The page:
“ Cathbat," replied the hero, “ fell by the sword of Duchomar at the oak of the noisy streams. Duchomar came to Tura's cave, and spoke to the lovely Morna :"

“ Morna", fairest among women, lovely daughter of Cormac-cairbar, why in the circle of stones, in the cave of the rock alone? The stream murmurs hoarsely. The old trees groan in the wind. The lake is troubled before thee, and dark are the clouds of the sky. But thou art like snow on the heath; and thy hair like the mist of Cromla, when it curls on the rocks, and shines to the beam of the west. Thy breasts are like two smooth rocks seen from Brano of the streams; thy arms like two white pillars in the halls of the mighty Fingal,"

“ From whence," the white-armed maid replied, 66 from whence, Duchomar, the most gloomy of men? Dark are thy brows and terrible. Red are thy rolling eyes. Does Swaran appear on the sea? What of the foe, Duchomar?”

" From the hill I return, O Morna, from the hill of the dark-brown hinds. Three have I slain with my bend. ed yew. Three with my long-bounding dogs of the chase. Lovely daughter of Cormac, I love thee as my soul. I have slain one stately deer for thee. High was his branchy head ; and fleet his feet of wind."

“ Duchomar!” calm the maid replied, “ I love thee not, thou gloomy man; hard is thy heart of rock, and dark thy terrible brow. But Cathbat, son of Torman", thou art the love of Morna. Thou art like a sun-beam on the hill in the day of the gloomy storm. Sawest thou the son of Torman, lovely on the hill of his hinds? Here the daughter of Cormac waits the coming of Cathbat." * The grave. The house appointed for all living. JOB.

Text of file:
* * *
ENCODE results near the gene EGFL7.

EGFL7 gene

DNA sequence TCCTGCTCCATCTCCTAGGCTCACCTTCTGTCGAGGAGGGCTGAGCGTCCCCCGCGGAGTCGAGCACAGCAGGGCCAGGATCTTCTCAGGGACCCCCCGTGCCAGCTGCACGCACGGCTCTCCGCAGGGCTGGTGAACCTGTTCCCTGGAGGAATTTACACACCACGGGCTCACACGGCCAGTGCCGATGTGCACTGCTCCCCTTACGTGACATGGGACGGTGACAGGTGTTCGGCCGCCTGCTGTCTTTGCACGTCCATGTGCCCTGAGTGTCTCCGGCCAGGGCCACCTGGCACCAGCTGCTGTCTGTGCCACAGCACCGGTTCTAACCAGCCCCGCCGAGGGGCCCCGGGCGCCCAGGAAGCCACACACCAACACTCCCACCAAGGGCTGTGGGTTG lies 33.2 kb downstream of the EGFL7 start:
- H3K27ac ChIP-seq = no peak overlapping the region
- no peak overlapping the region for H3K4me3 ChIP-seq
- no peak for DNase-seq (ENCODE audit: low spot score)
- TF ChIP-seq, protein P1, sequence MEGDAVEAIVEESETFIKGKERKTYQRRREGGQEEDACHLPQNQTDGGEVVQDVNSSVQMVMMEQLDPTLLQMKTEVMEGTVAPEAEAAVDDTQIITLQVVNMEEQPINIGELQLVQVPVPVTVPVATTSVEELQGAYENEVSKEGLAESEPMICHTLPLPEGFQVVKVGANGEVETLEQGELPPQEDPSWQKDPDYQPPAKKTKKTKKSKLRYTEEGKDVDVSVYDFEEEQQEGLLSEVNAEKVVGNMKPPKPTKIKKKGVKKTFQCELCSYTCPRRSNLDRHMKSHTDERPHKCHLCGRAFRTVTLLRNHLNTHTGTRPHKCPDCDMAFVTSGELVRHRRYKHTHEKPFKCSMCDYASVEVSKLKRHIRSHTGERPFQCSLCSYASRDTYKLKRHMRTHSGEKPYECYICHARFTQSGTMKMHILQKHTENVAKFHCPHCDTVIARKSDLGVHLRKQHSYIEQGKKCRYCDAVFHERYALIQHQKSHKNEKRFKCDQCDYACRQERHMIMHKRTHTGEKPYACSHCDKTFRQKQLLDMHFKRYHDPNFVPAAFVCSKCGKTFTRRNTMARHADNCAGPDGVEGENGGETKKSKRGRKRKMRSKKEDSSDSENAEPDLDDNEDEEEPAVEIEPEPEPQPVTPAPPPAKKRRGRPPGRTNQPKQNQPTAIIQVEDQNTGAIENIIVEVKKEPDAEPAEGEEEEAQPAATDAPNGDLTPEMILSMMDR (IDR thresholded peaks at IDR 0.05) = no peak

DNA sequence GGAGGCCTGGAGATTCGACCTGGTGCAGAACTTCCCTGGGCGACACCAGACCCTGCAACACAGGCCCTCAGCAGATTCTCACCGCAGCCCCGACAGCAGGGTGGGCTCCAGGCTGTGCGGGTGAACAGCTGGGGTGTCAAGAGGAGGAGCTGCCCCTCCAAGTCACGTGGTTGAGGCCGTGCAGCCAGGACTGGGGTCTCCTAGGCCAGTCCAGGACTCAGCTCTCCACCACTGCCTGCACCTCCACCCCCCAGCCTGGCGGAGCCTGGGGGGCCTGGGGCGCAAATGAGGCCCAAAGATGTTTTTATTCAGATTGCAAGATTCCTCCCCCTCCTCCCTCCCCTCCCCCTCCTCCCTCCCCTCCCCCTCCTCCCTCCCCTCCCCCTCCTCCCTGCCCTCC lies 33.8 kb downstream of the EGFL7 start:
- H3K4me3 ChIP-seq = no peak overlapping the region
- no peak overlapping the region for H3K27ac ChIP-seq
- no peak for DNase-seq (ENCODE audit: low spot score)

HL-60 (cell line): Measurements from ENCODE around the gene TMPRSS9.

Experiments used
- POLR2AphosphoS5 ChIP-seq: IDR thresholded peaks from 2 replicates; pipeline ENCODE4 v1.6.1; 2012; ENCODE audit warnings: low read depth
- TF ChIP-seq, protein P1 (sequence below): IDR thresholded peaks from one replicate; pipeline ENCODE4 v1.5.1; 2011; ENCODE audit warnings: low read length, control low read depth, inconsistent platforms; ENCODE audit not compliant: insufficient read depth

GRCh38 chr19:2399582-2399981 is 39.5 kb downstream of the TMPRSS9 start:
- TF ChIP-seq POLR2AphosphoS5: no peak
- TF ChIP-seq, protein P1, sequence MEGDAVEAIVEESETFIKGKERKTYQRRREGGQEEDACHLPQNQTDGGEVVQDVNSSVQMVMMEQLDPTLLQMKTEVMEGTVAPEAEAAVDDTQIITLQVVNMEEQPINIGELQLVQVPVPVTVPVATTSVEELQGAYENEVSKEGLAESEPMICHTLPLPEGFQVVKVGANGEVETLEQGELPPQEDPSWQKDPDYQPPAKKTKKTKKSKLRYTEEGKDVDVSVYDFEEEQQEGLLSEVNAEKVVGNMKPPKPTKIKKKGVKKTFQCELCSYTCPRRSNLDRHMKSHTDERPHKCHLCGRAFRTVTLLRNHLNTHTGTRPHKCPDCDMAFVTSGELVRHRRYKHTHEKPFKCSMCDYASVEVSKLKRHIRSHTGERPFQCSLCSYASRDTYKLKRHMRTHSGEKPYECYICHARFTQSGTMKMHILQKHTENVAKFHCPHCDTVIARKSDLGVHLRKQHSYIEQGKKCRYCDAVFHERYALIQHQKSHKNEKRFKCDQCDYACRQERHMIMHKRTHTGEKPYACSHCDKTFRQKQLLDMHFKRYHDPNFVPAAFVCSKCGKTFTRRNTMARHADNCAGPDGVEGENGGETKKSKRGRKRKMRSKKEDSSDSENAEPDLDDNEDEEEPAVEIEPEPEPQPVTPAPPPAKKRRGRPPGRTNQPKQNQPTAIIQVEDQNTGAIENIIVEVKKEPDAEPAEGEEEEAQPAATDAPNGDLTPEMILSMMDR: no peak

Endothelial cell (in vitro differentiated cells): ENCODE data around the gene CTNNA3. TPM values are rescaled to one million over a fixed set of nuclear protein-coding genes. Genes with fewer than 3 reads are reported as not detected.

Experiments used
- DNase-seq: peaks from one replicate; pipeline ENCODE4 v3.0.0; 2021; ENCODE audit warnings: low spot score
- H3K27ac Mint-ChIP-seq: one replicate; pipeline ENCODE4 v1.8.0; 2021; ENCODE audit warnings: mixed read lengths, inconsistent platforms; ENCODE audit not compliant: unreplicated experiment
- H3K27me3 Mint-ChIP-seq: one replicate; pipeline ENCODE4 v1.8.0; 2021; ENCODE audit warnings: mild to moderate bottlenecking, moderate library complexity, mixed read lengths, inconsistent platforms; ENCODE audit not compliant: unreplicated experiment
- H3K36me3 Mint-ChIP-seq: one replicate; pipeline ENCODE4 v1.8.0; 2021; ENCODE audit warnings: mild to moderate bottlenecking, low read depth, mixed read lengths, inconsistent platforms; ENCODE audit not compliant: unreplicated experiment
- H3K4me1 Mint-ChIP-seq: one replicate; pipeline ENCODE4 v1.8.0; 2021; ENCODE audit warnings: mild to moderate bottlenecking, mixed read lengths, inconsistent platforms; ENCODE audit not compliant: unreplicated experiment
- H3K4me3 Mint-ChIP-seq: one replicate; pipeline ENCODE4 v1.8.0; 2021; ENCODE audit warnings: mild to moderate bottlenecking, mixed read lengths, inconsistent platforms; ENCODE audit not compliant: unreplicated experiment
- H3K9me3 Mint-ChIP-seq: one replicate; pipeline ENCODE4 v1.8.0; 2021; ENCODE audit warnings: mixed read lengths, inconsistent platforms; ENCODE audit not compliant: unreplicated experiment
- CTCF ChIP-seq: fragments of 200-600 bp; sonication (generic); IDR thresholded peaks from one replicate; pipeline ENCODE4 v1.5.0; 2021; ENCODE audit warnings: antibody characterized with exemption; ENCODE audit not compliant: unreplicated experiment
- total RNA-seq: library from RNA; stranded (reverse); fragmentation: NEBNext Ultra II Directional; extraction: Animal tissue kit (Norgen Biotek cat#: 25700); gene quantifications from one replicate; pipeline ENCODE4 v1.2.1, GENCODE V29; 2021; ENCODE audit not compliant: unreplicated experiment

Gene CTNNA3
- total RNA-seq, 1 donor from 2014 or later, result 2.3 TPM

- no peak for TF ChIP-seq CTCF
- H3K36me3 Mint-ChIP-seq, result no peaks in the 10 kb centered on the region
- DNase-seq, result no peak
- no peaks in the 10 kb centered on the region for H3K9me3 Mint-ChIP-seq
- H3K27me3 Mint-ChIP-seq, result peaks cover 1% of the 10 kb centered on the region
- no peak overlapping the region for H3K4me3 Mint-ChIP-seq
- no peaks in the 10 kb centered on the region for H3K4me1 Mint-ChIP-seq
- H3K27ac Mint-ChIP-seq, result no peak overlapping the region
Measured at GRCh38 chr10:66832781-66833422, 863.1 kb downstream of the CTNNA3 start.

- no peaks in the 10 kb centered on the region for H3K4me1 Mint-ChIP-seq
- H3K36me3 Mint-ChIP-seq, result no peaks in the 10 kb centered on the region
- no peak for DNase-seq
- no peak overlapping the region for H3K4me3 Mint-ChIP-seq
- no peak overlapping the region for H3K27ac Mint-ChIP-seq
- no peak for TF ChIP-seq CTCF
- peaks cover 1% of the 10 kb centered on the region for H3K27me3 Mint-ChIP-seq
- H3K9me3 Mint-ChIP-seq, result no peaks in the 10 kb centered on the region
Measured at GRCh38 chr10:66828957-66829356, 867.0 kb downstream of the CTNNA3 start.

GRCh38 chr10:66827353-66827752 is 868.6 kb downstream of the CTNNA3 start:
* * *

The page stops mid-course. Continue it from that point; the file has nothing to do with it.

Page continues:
Muirne, or Morna, a woman beloved by all.'
Torman thunder. This is the true origin of the Iuniter Taramis of the anciente

“ And long shall Morna wait,” Duchomar said, “his blood is on my sword, Long shall Morna wait for him. He fell at Brano's stream. High on Cromla I will raise his tomb, daughter of Cormac-cairbar; but fix thy love on Duchomar, his arm is strong as a storm."

" And is the son of Torman fallen?" said the maid of the tearful eye, “Is he fallen on his echoing heath; the youth with the breast of snow? he that was first in the chase of the hill ? the foe of the strangers of the ocean? Duchomar, thou art dark a indeed, and cruel is thy arm to Morna. But give me that sword, my foe! I love the blood of Cathbat.”

He gave the sword to her tears. But she pierced his manly breast! He fell, like the bank of a mountainstream; and stretching out his arm he said

“ Daughter of Cormac-cairbar, thou hast slain Du. chomar. The sword is cold in my breast: Morna, I feel it cold. Give me to Moinab 'the maid; Ducho. mar was the dream of her night. She will raise my tomb; and the hunter shall see it and praise me. But draw the sword from my breast, Morna, the steel is cold.”